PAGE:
Unfortunately, we had to start earlier for one reason: The new balloon fight/parade format consisted of two balloon fights rather than one. This is the change that most upset the Hanszen students who were paying attention. It must be acknowledged that this change was purely a student initiative. It was proposed by the Beer Bike Parade Committee, and Beer Bike committee heads then went to their colleges, gauged responses to this proposal and voted yea or nay accordingly.
When it came time to vote, nine colleges (plus Martel) were in favor of the two-fight format and only one (my own college) was against it. So whether or not we liked the new format, we have no one to blame for it but ourselves. I personally did not like it. Perhaps I am alone in this, and if so then I'm happy that we have found a format that pleases students more than ever. But somehow I don't think I was the only one dissatisfied with the parade.
The argument for this new two-balloon-stop format was two-fold: First was the fact that the Beer Bike Committee wanted to herd students as close to the track as possible, to encourage people to go to the races rather than return to their colleges and fall asleep. Second, many colleges missed the annual cheer battle last year because there was no real parade.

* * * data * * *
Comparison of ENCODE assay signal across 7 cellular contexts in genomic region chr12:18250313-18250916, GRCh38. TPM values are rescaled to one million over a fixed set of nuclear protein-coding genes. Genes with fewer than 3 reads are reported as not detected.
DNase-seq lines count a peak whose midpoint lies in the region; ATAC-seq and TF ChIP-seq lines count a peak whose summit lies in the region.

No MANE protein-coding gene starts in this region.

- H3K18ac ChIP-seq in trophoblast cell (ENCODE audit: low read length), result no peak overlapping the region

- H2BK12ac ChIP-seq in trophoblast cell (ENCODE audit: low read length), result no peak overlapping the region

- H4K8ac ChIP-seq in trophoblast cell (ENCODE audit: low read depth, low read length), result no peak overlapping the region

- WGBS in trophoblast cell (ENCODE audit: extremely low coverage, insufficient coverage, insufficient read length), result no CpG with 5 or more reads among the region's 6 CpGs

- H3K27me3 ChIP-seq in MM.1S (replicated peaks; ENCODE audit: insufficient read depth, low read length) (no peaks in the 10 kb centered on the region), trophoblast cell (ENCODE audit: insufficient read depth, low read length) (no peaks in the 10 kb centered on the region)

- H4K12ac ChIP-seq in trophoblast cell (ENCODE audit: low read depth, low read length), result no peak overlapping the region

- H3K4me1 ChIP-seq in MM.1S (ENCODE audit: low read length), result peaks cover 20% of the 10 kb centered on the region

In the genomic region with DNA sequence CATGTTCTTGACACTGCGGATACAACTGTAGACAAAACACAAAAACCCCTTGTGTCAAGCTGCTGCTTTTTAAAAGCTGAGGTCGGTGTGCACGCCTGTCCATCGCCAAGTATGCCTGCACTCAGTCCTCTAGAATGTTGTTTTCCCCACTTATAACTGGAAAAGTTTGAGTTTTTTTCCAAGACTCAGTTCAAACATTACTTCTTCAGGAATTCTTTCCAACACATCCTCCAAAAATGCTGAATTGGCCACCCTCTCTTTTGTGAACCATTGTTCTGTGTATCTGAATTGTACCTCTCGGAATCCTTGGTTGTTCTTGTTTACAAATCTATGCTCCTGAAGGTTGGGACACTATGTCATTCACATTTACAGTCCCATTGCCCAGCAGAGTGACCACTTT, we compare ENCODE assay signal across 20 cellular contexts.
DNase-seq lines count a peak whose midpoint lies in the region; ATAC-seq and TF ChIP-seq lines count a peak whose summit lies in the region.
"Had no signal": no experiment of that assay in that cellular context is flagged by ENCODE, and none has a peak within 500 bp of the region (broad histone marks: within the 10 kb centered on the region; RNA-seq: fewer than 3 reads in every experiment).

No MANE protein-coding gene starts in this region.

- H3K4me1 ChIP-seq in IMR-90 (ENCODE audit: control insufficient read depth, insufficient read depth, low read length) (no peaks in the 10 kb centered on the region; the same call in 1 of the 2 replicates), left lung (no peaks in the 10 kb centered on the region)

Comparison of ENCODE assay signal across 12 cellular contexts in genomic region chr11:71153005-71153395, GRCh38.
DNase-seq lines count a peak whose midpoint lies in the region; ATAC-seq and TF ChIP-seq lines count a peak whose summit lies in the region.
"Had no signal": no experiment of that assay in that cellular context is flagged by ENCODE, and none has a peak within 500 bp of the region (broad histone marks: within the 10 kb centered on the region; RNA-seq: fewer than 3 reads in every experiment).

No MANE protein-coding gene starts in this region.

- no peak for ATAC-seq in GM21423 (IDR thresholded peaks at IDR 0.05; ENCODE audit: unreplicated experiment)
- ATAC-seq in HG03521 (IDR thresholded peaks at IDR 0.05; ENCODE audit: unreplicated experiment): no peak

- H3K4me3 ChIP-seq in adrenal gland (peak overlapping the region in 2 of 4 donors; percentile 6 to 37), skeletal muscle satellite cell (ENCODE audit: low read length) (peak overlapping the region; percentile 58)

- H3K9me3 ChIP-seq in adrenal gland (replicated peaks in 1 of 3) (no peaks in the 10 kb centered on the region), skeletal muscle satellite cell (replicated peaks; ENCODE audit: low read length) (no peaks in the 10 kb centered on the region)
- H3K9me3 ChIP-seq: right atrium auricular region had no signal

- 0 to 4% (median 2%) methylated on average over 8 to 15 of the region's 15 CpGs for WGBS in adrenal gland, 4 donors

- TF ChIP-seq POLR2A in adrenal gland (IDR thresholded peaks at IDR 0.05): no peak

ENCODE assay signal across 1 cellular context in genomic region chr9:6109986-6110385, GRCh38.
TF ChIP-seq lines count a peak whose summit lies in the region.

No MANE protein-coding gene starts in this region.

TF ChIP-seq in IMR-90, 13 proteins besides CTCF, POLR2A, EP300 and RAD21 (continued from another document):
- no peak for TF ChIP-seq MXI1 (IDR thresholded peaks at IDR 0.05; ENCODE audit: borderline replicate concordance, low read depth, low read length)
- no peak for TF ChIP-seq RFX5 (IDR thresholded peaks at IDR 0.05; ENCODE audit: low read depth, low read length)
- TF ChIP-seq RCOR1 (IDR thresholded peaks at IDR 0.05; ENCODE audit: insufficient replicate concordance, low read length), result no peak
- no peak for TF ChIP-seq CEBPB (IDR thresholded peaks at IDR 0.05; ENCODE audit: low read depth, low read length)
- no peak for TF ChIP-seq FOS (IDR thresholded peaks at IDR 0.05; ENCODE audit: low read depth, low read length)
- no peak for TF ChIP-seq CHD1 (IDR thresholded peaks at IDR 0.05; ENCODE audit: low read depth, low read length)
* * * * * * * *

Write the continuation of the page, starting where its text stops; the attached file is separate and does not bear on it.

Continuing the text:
I do admit that the second battle probably boosted attendance at the races. But there are surely better ways to get people to the intramural fields and subsequently the track than a second balloon fight. I understand wanting to revive the parade and actually think a parade would be a great way to get people to the track. But this was not the way to make the parade happen.
Regarding the cheer battle, I distinctly remember standing in Founder's Court cheering at several other colleges while waiting for the balloon fight to start last year, so it can't be said that there was no cheering. But perhaps that didn't count as the cheer battle - perhaps some colleges just arrived late to the fight and missed that part.
In any case, this year our Beer Bike Parade Committee deemed a parade necessary and felt that the best way to have a parade would be to have two balloon fights and lead students in a cheer battle from one field to the next. Unfortunately, that plan seemed to fall flat. After the first fight, students were exhausted. Many did not seem thrilled about a second fight and there was certainly none of the envisioned yelling and excitement as students trudged from Founder's Court over to the intramural fields for the second half of the fight. We threw balloons at each other because they were there, not because we really wanted to have another fight.
Overall, the new format this year felt like a swing and a miss. In future years, I would encourage Beer Bike committees to not fix what isn't broken. But even if change becomes necessary, it's not the end of the world. Beer Bike has been and will be fun no matter what.
Nupur Jain is a Hanszen College junior.